Consumer

Ahead of the Curve

Retail’s Disruption Yields Opportunities – Store Wars!

Apr 6 2017

Report by Oliver Chen, CFA, John Kernan, CFA & John Blackledge

 

Our analysis indicates mass & middle market mall retailers should be 400-800 stores. Meanwhile, we expect online penetration of apparel to increase to 35-40% from 20%; yielding closures of 20% at oversized chains. Traffic is likely most pressured at C & D malls, and we expect continued negative trends. Most significant closures at: Macy’s, JCP, GPS, ASNA; growth potential at ROST, TJX, ULTA, WMT.


Our Approach to Understanding Optimal Store Chain Sizes Over the Next Five Years

Cowen’s proprietary top-down metropolitan statistical area analysis combined with a bottom-up point of view reveals closures of 20% or greater required at JCP & Macy’s, while off-mall department stores such as KSS may need less trimming. In the mall, ANF & GPS (Gap & Banana Republic), and ASNA (Justice, Lane Bryant, Ann Taylor, LOFT) will likely need to significantly reduce their store counts. Overall, our analysis indicates ~1,800-2,000 stores may need to close within our coverage universe. We expect growth and share gains, on the other hand, at “deep-value” retailers such as TJX & ROST (50%-60% unit growth), BURL (70%+ unit growth); sporting goods consolidator DKS (40% to 50% unit growth) and beauty retailer ULTA (60% unit growth). In this report, we classify retailers into mass, middle-market, premium, and super premium in order to determine how many stores each metropolitan area can support.

The Retail Problem Is Really More Specifically a C & D Mall Problem

Key catalysts for poor mall traffic trends: (1) an over-stored domestic market (2) faster than expected share gains at e-commerce and Amazon, (3) evolving millennial spending habits, (4) the rise of the off-price & outlet channels, and (4) lack of game changing fashion and low-cost fast fashion alternatives have caused deflationary pricing. We do acknowledge that C and D Class malls—which are about 30% of malls —are likely at most risk, and we expect A malls to thrive given intensified investment policies. There are ~1,200 malls in the US, and malls represent only about 15% of retail square footage trailing behind neighborhood (31%), and community (25%) shopping centers.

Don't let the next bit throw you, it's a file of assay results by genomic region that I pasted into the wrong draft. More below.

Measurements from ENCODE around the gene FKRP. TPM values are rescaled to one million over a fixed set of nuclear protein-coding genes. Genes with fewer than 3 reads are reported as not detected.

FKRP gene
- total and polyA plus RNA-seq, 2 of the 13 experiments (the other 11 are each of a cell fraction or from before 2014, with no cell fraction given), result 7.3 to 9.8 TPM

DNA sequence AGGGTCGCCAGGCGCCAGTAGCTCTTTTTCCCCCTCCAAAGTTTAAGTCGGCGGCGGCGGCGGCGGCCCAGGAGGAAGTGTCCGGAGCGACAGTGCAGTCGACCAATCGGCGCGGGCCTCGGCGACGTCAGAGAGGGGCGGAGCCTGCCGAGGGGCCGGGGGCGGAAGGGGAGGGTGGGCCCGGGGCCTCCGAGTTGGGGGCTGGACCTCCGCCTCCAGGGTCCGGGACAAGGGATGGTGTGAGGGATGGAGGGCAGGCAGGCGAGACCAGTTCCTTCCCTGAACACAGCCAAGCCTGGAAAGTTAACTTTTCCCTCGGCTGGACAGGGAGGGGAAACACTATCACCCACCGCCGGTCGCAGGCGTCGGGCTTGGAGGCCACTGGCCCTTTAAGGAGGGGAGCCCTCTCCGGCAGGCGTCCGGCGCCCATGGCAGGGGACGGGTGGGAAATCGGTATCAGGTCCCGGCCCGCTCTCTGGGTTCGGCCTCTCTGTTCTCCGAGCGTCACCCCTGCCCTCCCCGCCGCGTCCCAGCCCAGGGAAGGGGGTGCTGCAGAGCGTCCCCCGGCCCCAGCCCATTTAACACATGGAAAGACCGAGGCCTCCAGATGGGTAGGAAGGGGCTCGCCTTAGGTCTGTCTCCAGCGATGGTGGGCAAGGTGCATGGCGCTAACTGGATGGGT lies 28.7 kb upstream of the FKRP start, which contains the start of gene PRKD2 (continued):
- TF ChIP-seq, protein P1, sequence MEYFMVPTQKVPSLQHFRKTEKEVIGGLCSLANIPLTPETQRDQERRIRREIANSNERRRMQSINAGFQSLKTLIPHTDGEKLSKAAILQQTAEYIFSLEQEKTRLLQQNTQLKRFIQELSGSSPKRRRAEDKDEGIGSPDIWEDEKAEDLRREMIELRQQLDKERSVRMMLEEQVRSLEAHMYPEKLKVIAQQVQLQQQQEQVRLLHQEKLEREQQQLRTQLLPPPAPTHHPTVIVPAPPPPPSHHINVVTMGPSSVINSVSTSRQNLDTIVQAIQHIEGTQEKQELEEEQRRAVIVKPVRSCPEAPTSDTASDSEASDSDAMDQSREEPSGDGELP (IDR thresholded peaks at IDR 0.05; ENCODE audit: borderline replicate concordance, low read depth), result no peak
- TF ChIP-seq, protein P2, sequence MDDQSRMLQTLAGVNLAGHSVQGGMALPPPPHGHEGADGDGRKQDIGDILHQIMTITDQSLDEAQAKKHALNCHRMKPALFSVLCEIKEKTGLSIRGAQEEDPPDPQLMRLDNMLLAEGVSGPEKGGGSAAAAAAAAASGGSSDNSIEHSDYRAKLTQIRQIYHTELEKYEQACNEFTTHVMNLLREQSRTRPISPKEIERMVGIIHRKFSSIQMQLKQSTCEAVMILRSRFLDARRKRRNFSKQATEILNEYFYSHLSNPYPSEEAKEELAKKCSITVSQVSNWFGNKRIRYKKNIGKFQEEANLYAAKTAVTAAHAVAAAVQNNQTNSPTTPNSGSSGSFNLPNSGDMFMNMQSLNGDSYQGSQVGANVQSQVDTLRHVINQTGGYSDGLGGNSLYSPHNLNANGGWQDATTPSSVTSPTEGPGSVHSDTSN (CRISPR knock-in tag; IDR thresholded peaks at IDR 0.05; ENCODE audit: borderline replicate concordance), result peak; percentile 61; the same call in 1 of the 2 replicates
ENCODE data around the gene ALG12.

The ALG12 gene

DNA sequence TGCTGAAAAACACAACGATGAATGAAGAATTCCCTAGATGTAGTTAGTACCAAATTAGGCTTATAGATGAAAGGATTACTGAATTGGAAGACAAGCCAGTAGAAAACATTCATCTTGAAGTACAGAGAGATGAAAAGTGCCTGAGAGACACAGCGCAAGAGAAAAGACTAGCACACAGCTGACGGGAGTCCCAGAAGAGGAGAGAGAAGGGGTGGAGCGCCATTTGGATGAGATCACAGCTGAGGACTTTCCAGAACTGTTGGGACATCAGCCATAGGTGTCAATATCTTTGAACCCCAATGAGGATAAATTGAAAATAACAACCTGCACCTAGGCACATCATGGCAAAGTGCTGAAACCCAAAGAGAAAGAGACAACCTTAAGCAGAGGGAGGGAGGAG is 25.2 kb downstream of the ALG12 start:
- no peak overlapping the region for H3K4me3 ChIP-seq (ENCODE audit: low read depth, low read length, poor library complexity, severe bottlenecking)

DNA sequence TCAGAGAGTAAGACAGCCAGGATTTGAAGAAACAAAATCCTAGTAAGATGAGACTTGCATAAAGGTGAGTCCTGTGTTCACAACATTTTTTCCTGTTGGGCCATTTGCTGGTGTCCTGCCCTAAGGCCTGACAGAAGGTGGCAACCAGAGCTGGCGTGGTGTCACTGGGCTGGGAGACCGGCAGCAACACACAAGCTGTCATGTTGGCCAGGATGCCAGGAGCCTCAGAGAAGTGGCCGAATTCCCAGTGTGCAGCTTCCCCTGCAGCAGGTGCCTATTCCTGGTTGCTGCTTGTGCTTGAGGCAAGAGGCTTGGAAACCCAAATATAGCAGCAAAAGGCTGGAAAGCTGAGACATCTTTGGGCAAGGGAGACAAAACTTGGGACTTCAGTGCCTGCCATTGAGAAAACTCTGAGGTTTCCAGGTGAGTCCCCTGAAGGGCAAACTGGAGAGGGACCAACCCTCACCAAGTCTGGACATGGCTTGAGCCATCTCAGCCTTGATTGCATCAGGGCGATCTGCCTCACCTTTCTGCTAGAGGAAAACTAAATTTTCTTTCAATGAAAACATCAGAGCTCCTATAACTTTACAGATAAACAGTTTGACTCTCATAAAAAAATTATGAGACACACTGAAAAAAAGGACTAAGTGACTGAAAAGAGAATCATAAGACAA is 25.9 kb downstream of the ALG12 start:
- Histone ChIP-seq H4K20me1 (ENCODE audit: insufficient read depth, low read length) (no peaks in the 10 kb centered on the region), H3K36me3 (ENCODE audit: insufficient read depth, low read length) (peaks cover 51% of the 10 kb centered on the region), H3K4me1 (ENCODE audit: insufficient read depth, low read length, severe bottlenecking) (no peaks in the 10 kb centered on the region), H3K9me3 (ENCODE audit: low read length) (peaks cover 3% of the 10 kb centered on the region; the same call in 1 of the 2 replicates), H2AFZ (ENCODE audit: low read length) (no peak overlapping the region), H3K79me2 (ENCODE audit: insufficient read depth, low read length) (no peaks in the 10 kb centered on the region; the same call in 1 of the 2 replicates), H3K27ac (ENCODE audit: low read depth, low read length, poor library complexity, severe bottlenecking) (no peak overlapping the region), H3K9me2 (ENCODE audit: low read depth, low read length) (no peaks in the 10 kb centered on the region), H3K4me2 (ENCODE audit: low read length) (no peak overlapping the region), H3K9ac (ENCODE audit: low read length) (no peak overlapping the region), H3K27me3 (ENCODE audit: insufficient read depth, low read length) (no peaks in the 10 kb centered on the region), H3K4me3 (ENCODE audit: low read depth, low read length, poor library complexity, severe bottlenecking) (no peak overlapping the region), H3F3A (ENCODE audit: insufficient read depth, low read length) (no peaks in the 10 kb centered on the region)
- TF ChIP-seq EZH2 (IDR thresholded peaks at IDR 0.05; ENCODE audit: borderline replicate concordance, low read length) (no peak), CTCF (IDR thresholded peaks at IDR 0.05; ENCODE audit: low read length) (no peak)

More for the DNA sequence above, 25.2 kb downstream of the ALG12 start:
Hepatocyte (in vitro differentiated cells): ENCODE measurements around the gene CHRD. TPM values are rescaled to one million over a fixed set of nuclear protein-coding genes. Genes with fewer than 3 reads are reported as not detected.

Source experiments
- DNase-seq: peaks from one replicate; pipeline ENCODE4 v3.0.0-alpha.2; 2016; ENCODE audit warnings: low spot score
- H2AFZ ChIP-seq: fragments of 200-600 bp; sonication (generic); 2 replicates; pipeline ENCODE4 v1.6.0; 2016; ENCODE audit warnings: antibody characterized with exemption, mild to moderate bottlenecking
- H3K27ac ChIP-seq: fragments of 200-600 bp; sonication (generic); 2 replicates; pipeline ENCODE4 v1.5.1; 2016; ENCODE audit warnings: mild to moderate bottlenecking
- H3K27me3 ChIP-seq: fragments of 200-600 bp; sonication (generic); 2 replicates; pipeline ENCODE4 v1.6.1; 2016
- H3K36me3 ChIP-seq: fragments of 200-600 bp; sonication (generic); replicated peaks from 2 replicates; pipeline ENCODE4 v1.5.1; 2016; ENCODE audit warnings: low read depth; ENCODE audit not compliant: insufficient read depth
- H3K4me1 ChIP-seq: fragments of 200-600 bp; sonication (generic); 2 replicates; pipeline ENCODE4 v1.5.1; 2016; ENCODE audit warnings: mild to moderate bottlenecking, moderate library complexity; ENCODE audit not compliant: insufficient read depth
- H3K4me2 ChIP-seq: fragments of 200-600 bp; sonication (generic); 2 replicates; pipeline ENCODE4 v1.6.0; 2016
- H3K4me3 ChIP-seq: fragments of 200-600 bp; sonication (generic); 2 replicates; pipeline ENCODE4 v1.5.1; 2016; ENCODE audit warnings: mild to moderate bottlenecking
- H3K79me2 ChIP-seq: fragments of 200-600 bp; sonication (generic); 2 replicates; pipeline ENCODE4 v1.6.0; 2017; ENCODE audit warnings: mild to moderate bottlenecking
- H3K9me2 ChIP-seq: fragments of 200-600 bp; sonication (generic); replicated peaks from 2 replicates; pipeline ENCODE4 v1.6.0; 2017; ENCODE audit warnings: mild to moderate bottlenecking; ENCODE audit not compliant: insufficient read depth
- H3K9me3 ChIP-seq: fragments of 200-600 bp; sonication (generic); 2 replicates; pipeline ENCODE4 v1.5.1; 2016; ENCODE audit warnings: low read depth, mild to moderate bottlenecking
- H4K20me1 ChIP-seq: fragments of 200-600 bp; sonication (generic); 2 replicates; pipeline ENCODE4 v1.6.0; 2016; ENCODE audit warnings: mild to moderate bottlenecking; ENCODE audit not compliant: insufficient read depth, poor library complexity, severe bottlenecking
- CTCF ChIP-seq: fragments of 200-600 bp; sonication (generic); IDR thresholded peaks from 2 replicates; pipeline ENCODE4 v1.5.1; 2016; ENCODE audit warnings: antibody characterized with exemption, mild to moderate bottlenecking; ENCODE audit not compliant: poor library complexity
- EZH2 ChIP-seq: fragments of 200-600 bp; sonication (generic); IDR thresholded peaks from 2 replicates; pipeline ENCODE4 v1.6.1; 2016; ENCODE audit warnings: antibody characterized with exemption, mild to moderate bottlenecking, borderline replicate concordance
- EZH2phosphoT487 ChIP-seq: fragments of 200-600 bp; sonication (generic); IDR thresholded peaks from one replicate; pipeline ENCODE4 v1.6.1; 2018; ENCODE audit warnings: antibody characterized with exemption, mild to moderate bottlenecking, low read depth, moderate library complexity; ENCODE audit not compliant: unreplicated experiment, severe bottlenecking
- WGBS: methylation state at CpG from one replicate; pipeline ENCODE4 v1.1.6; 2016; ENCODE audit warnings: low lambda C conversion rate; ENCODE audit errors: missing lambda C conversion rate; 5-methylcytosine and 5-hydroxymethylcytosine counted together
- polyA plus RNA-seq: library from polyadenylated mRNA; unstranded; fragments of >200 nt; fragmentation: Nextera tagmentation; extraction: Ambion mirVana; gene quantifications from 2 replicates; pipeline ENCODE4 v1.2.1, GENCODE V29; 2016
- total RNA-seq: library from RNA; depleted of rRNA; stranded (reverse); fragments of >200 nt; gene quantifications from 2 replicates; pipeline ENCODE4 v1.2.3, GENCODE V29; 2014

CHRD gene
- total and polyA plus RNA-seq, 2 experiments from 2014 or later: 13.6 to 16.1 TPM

Stores Still Matter & Cowen’s Proprietary Research Supports This Thesis

(1) Cowen’s consumer tracker and studies reveal customers still prefer to shop in physical stores 75% of the time. (2) Our national surveys indicate more people are shopping at malls (+30bps on avg last 6 months Y/Y). (3) Focus groups reveal consumers like brands, experience, current styles, and immediate gratification of physical stores. (4) Meanwhile, research indicates that browsing challenges, return hassles, and inconsistent merchandise are pain-points for online shopping.

Our Advice on What Should Retailers Do?

Retail needs reinvention plus a refocus on customers. We see customers as agnostic to channels with a preference for shopping done their way. Management needs to be fixated on speed of delivery, speed of supply chain, and be able to test read and react to new and emerging trends. As digital disruption proceeds, we expect retail to offer seamless, on-demand service and interactivity across mobile, desktop, store, and parking lots through critical functionality such as buy online pick up in store, return in store, and predictive customer relationship management.

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